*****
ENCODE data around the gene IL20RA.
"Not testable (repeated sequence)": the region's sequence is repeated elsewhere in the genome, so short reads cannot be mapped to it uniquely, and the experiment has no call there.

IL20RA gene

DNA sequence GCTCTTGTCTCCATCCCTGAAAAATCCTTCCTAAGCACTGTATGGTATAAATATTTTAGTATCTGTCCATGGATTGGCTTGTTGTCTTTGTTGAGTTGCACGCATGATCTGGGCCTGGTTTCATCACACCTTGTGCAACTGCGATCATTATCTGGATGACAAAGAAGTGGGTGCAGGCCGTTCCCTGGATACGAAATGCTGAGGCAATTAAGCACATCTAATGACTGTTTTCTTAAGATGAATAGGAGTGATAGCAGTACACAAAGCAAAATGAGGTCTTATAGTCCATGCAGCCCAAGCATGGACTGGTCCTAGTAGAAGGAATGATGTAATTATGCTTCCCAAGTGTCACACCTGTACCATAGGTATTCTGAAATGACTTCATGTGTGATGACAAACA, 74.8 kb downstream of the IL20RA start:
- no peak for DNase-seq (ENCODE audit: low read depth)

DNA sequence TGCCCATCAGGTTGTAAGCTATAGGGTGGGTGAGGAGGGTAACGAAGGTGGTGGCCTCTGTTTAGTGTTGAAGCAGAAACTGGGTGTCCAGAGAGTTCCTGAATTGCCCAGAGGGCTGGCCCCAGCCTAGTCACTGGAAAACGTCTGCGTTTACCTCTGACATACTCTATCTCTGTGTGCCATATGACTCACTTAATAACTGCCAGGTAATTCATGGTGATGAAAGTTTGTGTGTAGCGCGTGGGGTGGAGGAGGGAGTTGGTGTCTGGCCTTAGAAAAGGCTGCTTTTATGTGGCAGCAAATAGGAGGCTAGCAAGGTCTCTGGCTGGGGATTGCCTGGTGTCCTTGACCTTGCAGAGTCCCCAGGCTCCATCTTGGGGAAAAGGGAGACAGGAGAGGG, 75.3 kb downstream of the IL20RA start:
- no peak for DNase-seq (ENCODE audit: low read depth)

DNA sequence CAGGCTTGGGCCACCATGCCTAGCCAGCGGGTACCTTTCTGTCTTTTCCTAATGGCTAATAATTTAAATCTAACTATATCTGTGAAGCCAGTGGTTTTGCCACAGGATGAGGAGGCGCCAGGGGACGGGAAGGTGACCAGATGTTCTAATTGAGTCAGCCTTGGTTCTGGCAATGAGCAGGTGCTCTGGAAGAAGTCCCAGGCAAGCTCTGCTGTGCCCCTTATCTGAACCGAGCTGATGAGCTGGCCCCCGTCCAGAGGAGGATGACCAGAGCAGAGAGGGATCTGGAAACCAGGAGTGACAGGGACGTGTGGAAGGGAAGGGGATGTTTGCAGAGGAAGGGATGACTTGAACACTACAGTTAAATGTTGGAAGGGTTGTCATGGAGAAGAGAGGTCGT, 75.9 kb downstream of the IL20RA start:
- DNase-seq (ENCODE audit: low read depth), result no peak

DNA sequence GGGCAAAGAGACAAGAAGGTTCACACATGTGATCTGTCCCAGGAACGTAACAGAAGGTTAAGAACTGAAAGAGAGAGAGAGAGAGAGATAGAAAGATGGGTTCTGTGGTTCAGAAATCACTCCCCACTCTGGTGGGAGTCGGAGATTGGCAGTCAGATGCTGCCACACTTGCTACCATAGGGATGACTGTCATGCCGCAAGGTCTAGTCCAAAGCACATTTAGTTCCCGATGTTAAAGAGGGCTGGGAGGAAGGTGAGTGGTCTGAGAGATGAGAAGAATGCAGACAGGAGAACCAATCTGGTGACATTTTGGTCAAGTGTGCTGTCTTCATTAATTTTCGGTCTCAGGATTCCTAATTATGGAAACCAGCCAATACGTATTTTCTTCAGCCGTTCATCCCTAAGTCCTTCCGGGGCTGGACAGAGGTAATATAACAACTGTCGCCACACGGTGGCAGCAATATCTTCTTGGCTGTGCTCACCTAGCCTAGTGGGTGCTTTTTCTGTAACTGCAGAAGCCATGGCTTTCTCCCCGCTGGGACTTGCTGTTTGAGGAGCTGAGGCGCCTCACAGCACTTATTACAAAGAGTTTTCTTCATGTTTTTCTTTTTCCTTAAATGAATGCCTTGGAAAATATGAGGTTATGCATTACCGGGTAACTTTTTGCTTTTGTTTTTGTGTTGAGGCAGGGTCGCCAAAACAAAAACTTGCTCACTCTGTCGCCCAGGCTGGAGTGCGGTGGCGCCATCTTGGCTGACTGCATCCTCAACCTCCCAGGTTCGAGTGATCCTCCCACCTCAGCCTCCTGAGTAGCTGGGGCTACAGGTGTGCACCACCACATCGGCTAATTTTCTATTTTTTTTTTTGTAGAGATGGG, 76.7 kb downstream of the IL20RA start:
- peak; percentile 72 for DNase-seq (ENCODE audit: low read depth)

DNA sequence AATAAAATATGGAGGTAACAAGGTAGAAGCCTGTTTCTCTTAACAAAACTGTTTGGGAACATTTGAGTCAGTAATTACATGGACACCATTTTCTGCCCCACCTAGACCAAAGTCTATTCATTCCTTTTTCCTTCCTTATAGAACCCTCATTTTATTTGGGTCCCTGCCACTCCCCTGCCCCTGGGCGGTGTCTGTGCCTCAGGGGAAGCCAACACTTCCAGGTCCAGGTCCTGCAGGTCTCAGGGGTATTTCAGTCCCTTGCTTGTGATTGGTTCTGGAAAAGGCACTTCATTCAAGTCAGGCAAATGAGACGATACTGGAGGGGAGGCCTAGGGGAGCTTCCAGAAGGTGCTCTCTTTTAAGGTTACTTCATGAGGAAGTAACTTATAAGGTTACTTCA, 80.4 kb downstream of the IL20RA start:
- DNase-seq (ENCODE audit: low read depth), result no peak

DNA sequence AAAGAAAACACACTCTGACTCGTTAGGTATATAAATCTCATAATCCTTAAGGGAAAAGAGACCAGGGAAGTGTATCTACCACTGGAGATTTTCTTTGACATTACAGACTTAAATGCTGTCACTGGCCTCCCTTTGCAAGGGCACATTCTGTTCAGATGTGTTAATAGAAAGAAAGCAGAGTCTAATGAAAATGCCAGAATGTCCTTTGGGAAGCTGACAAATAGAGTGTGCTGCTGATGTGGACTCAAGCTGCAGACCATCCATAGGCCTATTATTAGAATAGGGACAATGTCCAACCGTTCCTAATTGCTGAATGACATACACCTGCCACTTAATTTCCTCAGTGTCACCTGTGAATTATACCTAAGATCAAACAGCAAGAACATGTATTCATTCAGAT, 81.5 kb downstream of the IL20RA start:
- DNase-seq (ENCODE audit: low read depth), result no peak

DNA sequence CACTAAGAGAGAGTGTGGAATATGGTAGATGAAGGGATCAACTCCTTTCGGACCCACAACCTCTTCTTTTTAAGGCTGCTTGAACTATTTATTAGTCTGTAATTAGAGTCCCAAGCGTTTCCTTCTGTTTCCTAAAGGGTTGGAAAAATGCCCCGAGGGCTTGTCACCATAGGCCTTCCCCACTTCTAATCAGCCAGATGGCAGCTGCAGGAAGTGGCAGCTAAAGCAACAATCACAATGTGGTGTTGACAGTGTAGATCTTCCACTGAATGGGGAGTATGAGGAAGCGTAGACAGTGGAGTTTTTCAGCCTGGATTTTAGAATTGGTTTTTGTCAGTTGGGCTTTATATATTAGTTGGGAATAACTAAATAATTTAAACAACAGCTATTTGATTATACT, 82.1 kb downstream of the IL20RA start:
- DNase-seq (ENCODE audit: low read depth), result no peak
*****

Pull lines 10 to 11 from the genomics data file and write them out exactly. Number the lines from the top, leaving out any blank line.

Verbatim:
DNA sequence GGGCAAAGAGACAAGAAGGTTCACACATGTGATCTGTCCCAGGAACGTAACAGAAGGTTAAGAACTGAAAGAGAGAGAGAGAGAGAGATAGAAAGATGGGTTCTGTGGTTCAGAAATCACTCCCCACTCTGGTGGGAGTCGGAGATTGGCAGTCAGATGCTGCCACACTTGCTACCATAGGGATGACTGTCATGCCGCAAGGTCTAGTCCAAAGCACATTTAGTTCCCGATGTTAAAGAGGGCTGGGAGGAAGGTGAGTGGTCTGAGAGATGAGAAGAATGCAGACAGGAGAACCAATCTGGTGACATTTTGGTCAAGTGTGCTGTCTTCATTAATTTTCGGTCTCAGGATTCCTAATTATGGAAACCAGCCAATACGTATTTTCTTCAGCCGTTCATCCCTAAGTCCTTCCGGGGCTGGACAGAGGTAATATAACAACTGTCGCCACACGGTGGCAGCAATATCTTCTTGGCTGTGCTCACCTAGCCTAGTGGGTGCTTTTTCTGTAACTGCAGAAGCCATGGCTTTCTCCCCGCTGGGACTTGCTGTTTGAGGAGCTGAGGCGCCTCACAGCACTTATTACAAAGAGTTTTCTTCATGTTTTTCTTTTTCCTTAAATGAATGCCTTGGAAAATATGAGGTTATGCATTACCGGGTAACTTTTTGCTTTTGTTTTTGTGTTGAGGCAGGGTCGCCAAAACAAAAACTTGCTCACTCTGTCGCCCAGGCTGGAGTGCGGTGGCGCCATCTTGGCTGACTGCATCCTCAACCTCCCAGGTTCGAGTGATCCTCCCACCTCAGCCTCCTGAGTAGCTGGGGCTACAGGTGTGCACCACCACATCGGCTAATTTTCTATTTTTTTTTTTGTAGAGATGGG, 76.7 kb downstream of the IL20RA start:
- peak; percentile 72 for DNase-seq (ENCODE audit: low read depth)